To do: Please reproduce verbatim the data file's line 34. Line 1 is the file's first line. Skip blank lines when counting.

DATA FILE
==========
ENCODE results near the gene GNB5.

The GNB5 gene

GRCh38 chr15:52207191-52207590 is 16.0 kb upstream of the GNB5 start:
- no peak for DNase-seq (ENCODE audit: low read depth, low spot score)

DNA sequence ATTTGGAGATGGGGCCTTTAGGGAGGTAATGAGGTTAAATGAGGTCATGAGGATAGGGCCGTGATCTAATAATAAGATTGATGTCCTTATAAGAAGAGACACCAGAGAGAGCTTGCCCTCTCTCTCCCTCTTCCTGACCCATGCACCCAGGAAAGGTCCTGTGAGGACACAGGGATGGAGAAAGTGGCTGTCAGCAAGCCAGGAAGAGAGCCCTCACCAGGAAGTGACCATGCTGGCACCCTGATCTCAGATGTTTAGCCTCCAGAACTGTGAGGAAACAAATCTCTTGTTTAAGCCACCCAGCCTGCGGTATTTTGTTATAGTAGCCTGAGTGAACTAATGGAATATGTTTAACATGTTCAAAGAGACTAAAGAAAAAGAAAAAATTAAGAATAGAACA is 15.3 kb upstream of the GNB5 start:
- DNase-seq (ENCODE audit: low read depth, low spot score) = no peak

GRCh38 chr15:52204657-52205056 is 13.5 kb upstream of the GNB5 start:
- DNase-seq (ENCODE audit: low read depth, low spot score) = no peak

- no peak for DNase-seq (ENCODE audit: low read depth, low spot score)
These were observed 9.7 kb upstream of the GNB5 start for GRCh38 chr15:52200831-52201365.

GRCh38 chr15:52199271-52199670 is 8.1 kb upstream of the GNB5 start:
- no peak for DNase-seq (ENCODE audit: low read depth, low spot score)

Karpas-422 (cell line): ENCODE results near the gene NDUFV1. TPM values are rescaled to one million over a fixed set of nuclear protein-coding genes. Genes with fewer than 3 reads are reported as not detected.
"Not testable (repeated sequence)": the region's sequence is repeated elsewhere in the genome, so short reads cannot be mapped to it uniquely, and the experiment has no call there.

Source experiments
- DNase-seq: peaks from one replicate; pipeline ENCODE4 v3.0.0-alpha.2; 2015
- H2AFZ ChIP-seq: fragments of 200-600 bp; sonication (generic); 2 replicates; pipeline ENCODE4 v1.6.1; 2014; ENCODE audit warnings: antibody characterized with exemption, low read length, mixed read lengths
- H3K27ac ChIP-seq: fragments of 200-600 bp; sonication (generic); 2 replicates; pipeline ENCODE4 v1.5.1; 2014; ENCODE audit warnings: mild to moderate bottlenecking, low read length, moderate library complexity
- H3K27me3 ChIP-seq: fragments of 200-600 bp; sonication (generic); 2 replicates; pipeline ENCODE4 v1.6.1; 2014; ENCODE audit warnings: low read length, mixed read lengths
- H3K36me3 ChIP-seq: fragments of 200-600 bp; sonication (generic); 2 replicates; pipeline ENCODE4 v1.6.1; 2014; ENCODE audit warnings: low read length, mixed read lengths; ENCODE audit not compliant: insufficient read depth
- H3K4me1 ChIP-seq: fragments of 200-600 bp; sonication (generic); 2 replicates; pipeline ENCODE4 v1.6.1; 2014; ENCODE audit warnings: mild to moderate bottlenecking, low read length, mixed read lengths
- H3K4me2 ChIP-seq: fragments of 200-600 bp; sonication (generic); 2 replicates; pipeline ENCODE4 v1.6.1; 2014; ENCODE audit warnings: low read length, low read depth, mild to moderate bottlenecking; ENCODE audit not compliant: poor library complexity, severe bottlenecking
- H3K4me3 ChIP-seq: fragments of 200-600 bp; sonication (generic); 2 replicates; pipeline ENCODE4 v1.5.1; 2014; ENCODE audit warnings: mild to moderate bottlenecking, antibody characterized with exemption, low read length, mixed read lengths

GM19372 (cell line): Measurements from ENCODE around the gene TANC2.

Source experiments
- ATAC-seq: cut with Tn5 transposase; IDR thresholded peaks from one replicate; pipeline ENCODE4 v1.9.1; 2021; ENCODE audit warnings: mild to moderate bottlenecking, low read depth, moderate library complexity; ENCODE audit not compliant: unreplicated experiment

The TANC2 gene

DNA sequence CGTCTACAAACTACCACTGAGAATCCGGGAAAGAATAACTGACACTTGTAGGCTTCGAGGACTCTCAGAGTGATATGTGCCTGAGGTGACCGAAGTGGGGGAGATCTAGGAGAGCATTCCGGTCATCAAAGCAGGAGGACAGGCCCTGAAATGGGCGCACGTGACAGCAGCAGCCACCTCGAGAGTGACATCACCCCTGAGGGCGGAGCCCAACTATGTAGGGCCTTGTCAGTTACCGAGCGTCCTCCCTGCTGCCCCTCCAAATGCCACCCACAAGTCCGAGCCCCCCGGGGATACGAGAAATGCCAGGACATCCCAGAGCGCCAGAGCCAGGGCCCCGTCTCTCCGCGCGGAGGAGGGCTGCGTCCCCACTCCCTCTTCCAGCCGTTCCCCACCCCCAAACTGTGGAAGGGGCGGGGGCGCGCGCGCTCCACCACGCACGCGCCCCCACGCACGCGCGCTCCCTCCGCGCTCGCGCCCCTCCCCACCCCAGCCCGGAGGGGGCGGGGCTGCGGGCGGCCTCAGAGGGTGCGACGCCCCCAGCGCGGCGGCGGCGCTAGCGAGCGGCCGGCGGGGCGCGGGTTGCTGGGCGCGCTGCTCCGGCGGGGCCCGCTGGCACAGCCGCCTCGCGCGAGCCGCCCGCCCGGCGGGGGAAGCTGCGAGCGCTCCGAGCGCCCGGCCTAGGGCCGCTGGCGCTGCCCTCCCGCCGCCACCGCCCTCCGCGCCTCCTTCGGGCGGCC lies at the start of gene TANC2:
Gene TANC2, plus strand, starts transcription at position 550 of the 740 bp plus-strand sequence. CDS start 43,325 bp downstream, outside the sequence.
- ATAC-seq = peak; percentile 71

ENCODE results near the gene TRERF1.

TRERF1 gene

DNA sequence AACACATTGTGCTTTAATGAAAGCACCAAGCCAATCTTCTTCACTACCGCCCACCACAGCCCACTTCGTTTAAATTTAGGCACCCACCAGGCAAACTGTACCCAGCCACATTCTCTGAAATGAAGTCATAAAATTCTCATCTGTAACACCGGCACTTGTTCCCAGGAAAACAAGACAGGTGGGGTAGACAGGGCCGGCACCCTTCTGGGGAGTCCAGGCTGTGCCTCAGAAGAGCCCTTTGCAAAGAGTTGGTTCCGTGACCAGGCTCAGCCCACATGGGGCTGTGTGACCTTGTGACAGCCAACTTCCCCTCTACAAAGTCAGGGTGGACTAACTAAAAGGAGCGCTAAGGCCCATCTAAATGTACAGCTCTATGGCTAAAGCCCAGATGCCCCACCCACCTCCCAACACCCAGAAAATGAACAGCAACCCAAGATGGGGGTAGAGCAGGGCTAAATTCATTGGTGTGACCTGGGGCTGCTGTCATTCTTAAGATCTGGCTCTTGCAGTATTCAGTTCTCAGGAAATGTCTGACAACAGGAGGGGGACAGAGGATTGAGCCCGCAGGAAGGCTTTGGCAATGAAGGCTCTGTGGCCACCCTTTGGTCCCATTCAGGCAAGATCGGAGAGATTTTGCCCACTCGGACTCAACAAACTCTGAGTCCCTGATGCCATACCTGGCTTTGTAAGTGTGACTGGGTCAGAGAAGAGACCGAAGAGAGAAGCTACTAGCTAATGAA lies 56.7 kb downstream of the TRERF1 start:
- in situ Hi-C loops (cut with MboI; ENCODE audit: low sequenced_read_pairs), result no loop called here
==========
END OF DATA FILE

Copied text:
- in situ Hi-C loops (cut with MboI; ENCODE audit: low sequenced_read_pairs), result no loop called here